There are many limitations to using GDP as a way to measure current income and production. Major ones include:
·Changes in quality and the inclusion of new goods - higher quality and/or new products often replace older products. Many products, such as cars and medical devices, are of higher quality and offer better features than what was available previously. Many consumer electronics, such as cell phones and DVD players, did not exist until recently.
·Leisure/human costs - GDP does not take into account leisure time, nor is consideration given to how hard people work to produce output. Also, jobs are now safer and less physically strenuous than they were in the past. Because GDP does not take these factors into account, changes in real income could be understated.
·Underground economy - Barter and cash transactions that take place outside of recorded marketplaces are referred to as the underground economy and are not included in GDP statistics. These activities are sometimes legal ones that are undertaken so as to avoid taxes and sometimes they are outright illegal acts, such as trafficking in illegal drugs.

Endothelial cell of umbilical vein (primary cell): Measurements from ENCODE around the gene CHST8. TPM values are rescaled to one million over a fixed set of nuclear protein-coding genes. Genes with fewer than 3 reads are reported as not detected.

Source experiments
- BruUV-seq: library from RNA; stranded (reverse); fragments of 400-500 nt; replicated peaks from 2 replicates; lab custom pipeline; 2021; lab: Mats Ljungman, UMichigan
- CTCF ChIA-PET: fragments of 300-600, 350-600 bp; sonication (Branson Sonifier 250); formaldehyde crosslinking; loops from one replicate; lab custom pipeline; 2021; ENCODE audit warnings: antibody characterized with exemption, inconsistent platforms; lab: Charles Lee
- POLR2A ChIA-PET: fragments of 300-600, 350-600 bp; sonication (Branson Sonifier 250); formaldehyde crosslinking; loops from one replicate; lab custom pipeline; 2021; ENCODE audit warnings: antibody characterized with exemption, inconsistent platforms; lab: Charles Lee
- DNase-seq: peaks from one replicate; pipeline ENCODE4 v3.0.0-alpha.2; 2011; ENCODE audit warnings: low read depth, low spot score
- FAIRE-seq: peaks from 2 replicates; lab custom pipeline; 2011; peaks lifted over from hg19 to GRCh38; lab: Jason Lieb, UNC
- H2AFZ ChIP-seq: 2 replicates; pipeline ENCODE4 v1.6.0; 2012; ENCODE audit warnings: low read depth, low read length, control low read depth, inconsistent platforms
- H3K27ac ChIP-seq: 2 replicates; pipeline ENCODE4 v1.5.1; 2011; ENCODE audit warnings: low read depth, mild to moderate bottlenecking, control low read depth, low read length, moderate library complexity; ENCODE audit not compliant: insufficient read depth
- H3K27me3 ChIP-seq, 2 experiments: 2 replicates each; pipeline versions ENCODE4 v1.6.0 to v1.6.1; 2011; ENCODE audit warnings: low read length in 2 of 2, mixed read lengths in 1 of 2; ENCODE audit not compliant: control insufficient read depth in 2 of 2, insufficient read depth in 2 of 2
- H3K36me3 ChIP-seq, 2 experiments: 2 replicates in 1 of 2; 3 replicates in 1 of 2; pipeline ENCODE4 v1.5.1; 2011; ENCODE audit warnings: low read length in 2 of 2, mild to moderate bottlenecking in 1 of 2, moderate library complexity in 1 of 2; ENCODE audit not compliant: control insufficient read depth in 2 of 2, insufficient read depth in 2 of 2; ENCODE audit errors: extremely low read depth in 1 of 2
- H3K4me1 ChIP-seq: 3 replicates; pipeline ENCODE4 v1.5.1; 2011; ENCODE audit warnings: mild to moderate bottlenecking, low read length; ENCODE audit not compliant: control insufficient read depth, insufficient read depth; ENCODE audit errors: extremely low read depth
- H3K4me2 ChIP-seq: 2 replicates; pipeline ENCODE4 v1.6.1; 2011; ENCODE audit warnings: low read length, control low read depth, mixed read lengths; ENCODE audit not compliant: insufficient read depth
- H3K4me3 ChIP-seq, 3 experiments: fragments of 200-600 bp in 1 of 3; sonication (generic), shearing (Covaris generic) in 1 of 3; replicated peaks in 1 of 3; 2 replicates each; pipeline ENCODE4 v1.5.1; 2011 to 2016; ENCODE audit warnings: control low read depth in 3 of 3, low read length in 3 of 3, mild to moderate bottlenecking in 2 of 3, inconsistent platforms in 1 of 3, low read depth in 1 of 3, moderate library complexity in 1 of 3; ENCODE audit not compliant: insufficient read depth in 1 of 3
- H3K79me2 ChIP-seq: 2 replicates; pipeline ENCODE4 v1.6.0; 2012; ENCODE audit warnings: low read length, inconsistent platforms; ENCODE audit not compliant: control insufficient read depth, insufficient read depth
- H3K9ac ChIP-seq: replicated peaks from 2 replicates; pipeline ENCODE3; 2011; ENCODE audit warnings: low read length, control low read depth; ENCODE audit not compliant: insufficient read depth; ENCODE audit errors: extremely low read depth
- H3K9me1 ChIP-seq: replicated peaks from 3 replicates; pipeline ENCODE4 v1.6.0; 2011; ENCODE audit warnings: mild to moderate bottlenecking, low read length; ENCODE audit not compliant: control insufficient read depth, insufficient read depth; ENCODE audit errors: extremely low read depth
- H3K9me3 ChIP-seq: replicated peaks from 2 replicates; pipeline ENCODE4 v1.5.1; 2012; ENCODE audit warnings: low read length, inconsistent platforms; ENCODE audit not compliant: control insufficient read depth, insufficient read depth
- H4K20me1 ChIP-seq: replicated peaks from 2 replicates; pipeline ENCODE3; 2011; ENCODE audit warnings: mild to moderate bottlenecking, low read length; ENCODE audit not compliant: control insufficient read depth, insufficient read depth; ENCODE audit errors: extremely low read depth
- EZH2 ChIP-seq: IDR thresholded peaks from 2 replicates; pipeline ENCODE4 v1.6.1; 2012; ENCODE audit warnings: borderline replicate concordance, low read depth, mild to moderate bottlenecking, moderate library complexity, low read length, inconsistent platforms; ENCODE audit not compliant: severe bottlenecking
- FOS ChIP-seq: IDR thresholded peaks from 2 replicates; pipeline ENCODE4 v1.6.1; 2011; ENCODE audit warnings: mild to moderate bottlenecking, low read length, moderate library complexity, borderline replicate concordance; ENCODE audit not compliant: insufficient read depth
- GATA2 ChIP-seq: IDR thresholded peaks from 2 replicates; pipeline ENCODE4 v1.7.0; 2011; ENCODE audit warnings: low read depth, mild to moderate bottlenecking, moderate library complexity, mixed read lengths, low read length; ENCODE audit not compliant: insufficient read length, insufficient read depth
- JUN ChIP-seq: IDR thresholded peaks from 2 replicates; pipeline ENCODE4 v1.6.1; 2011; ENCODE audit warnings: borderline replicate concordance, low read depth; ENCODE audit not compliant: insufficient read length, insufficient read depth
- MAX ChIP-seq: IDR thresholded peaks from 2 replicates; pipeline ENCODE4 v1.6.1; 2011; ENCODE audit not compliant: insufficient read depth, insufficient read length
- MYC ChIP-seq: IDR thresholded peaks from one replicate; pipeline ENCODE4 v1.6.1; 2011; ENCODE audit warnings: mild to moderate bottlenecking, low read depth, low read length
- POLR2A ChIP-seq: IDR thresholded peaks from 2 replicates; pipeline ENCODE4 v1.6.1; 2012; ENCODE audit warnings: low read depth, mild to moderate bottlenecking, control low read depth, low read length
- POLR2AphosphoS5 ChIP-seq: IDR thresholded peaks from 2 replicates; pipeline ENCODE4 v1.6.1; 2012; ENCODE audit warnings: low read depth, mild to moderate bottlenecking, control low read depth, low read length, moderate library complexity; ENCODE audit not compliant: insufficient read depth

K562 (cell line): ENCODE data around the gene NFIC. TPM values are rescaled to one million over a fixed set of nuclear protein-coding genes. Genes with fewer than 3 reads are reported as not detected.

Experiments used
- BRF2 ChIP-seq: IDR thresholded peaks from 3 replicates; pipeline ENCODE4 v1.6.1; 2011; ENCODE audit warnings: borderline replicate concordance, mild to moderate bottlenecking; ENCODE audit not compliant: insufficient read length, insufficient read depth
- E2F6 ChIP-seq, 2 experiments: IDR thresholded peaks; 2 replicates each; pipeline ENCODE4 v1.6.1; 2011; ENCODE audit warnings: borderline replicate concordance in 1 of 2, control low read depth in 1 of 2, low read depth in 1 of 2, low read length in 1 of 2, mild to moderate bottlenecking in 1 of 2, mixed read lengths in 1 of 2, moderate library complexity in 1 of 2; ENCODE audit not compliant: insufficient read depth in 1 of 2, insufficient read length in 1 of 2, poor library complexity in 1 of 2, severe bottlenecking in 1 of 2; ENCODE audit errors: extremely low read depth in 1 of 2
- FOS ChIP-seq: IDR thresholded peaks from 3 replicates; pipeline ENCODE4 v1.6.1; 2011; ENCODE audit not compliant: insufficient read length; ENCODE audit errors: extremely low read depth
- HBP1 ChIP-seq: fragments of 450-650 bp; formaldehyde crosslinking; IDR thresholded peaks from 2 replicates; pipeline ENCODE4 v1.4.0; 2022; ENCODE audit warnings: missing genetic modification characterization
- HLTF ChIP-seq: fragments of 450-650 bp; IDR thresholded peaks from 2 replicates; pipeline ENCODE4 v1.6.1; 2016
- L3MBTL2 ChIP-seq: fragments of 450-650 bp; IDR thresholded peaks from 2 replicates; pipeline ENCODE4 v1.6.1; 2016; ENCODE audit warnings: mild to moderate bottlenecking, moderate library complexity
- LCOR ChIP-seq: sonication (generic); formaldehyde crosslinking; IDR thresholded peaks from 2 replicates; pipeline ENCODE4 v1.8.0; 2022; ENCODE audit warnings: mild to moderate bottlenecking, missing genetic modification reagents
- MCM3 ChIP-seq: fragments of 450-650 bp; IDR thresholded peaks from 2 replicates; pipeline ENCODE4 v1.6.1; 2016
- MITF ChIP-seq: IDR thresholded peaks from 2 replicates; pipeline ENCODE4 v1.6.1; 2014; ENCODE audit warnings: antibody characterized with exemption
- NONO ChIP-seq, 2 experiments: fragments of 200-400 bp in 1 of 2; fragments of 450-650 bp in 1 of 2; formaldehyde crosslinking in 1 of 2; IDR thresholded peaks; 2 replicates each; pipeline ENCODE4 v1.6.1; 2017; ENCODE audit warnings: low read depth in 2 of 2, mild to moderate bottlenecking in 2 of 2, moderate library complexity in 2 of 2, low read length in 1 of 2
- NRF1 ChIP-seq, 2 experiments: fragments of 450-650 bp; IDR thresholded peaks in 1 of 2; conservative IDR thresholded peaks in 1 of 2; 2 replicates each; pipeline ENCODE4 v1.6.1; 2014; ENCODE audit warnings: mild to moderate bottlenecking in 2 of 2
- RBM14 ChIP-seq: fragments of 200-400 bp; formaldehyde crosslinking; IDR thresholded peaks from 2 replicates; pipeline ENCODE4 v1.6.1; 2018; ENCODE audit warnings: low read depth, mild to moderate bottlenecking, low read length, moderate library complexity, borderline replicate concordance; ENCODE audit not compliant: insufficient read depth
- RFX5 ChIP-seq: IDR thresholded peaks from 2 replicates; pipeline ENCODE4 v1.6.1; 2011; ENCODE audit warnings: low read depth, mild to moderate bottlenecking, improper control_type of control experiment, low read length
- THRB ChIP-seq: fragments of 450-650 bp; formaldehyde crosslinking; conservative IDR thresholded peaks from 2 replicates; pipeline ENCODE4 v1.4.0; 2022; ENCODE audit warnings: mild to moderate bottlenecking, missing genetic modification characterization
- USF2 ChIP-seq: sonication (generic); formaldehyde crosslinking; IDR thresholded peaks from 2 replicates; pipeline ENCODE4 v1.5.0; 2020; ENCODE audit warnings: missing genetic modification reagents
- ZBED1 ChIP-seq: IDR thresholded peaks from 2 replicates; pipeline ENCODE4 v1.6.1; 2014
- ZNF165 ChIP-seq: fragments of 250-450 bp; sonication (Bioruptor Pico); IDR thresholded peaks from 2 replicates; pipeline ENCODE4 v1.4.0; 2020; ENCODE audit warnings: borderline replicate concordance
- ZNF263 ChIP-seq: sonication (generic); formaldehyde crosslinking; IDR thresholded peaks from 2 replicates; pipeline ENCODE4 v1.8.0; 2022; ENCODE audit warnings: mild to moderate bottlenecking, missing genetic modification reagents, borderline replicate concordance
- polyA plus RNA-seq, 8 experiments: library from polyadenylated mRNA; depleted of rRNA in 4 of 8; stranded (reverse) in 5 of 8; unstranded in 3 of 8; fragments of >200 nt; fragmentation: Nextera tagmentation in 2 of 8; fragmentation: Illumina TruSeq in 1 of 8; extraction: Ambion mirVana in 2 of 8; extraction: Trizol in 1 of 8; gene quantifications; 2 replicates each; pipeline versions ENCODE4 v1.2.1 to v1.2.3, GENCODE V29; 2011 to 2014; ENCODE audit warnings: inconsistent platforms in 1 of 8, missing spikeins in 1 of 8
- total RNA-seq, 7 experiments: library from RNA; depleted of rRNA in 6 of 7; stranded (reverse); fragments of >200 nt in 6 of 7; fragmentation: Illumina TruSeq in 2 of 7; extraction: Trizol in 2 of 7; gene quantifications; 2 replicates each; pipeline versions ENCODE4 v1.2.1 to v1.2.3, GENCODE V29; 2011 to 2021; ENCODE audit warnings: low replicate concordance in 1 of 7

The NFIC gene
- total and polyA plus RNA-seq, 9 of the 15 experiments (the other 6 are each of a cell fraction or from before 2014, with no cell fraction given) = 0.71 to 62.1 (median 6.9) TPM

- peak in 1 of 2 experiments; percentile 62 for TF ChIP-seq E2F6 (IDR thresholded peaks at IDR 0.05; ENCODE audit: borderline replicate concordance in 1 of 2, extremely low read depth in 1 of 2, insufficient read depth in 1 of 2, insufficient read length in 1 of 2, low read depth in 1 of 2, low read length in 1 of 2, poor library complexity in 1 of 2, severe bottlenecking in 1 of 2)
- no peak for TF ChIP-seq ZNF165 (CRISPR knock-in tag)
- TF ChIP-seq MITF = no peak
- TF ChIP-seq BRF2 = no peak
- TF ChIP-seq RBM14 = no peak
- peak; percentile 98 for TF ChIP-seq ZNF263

·Harmful Side Effects - Economic "bads", such as pollution, are not included in GDP statistics. While no subtractions to GDP are made for their harmful effects, market transactions made in an effort to correct the bad effects are added to GDP.
·Non-Market Production - Goods and services produced but not exchanged for money, known as "nonmarket production", are not measured, even though they have value. For instance, if you grow your own food, the value of that food will not be included in GDP. If you decide to watch TV instead of growing your own food and now have to purchase it, then the value of your food will be included in GDP.
Alternative Measures of Domestic Income
Other than GDP and GNP, there are alternative measures of domestic income, such as national income, personal income and disposable personal income.
National income is computed by subtracting indirect business taxes, the net income of foreigners, and depreciation from GDP. It represents the income earned by a country's citizens. National income can also be computed by summing interest, rents, employee compensation (wages and benefits), proprietors' income and corporate profits.
·Personal income represents income available for personal use. It is computed by making various adjustments to national income. Social insurance taxes and corporate profits are subtracted from national income, while net interest, corporate dividends and transfer payments are added.
·Disposable personal income (or disposable income) is income available to people after taxes; i.e., it is personal income less individual taxes.
Components of Marginal Product and Marginal Revenue
InsightsWe explain how to calculate the GDP of a country using two different approaches.
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